- inputting an x-min/x-max file and then using it (file input)
Redo Deliverables 1-3 with a slight variation.
- Extract features on only the 18-training-subject samples and output the file of x-min/x-max values.
- Extract features on only the 18-test-subject samples by reading in and using the x-min/x-max values from above.
- Run the authentication classifier to obtain accuracy results on these training and testing feature files.
(Note: accuracy might be a little lower than before.)
- 3/25-4/3 Part 1 by Robert - 4/9 Part 2 Strong vs Weak Training
Run on improved (239 feature) program, and get the files from Robert to run the test,
and the first part results to compare against.>
Run the feature extraction program on the raw data file from Team 4 to obtain a feature file,
manually split the feature file into a training file (18 subjects, first 5 feature samples from each subject)
and a test file (18 subjects, second 5 feature samples from each subject),
and run BAS on these training and test files to obtain results
similar to the common deliverables at the beginning of the semester.
The experiment at the beginning of the semester used different subjects for training and testing
(we call that "weak" training) and
this experiment uses the same subjects (but different data samples) for training and testing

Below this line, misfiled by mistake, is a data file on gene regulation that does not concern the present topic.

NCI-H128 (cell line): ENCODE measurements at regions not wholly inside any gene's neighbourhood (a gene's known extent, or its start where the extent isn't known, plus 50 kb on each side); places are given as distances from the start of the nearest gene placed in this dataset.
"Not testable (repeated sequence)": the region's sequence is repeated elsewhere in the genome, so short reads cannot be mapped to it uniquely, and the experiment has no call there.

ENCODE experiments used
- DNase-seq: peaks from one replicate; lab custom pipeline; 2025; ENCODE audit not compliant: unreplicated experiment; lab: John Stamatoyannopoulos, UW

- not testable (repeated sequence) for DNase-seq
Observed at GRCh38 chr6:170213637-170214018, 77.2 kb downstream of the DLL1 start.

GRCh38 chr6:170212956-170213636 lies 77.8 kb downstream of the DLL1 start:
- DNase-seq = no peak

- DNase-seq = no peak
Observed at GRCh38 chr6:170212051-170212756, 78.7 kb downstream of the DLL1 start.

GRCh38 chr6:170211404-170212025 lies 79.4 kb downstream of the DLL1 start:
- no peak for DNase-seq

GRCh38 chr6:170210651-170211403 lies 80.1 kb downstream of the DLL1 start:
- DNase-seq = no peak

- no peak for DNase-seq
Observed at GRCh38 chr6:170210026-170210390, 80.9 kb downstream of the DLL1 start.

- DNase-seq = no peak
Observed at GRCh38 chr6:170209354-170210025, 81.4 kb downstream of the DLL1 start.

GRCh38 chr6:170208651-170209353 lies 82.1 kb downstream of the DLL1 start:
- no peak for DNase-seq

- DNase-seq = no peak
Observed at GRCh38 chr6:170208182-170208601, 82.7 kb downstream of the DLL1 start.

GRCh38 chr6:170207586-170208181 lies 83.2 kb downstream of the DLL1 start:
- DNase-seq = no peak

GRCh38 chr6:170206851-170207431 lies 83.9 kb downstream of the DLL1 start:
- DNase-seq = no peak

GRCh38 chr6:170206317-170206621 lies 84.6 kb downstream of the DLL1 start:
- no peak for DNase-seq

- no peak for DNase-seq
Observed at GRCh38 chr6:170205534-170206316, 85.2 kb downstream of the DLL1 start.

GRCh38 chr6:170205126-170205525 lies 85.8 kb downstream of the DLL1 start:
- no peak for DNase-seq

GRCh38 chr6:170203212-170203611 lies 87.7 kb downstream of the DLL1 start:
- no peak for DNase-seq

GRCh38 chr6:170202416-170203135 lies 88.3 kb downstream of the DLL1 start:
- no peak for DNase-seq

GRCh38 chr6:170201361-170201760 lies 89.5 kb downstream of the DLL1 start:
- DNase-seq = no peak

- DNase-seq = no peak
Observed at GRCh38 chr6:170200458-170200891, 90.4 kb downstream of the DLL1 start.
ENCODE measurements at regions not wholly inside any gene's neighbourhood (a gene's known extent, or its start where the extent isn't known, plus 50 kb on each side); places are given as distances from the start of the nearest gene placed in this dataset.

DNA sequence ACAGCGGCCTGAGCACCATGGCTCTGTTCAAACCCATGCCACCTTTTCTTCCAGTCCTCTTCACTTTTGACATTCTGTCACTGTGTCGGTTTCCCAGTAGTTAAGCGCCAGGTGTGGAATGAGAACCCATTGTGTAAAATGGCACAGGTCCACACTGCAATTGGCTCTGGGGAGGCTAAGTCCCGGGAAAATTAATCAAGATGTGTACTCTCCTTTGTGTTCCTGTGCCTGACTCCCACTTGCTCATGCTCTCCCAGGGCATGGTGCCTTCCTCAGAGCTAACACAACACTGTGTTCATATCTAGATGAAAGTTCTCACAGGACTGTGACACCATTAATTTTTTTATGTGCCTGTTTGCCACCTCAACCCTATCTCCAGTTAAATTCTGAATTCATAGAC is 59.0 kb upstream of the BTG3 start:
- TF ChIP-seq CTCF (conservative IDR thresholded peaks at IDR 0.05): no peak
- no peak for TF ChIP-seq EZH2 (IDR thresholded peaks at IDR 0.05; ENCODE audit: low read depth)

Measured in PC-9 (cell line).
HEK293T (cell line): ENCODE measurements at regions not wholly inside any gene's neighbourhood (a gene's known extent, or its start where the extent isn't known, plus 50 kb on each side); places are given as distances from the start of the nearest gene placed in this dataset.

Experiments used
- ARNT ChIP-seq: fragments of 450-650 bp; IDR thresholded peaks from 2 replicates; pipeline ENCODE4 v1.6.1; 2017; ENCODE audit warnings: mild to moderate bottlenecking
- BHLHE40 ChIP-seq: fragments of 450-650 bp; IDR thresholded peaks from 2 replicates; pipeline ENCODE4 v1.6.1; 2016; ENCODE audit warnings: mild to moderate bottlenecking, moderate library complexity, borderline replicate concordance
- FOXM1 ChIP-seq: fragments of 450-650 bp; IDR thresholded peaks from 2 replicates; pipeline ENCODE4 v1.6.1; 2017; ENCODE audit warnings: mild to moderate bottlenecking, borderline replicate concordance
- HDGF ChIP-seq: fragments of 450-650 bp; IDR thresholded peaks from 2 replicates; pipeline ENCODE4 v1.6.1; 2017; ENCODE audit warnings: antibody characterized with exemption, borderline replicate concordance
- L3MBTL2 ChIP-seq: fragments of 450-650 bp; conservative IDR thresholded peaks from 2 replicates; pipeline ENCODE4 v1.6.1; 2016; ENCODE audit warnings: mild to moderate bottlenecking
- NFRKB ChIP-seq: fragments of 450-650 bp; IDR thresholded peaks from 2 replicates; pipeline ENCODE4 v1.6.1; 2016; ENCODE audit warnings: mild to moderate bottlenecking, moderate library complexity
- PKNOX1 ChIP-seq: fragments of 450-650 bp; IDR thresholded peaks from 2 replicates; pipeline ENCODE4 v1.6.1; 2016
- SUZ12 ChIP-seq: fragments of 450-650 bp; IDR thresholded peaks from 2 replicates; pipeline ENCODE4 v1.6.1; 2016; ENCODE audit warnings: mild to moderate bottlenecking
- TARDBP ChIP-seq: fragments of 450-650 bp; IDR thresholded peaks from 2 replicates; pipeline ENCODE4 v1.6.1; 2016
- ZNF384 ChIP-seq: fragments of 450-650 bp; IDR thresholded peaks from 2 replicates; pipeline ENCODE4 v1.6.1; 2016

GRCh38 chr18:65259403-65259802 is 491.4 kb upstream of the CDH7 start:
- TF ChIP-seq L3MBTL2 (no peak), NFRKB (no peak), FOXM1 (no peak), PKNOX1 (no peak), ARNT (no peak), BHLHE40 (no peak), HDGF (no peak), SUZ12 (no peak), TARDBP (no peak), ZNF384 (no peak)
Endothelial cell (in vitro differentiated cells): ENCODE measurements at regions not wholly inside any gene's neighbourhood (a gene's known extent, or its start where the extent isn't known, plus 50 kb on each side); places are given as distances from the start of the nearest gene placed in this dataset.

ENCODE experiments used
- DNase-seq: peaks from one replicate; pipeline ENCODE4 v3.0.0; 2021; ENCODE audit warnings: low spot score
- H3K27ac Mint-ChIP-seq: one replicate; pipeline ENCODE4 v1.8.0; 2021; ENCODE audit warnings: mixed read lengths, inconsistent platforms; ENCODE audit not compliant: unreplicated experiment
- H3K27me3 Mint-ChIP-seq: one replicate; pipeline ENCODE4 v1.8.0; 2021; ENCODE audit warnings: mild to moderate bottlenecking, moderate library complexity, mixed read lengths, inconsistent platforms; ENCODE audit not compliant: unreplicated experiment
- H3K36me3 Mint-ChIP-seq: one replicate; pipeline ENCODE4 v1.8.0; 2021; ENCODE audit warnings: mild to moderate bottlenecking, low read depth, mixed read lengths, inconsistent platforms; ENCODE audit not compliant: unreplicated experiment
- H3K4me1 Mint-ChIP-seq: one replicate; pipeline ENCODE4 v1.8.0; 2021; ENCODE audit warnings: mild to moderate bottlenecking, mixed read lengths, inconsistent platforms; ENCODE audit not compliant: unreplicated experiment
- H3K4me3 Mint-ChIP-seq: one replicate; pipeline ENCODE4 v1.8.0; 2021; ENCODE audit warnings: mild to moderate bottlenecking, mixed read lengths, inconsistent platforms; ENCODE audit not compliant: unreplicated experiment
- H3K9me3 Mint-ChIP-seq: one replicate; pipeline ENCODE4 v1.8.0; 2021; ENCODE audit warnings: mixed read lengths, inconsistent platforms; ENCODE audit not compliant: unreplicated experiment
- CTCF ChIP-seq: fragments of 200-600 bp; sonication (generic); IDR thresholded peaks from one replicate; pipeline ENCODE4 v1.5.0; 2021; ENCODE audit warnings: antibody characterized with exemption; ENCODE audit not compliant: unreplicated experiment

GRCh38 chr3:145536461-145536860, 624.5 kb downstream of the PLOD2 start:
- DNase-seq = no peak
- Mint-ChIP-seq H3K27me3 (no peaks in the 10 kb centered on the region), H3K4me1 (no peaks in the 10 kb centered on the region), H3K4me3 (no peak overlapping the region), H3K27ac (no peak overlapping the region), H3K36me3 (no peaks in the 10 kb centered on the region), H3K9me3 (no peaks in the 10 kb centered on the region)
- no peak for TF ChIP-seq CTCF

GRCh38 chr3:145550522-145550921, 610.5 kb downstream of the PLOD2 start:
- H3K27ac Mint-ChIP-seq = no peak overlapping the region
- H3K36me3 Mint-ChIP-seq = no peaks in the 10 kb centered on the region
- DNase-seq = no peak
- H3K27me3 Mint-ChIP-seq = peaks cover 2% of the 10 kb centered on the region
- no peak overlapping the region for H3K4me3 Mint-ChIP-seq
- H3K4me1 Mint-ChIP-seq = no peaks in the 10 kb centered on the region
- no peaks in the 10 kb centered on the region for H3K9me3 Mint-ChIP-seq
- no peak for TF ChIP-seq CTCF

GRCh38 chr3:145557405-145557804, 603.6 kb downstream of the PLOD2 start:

(we call this "strong" training).
[Team 5 should run this experiment with both the old and the improved (real 239 features) feature extraction program.]
- 4/12- Another Weak Training Experiment
The last deliverable compared strong versus weak training but used different subjects for testing.
Now, we will run a weak training experiment,
but test on the same 18 subjects used in the strong training experiment of the previous deliverable.
For training we will use the 18-subject training data used in the baseline (original weak training) experiment,
and for testing we will use the 18-subject testing data used in the previous deiverable.
Again, you will need to combine the raw data files, run feature extraction, split the output file
appropriately into training and testing feature files, and run the BAS program on the two feature files.
Testing on the same data in both cases will yield a more comparable (fairer) comparison,
and these results should also be included in your technical paper.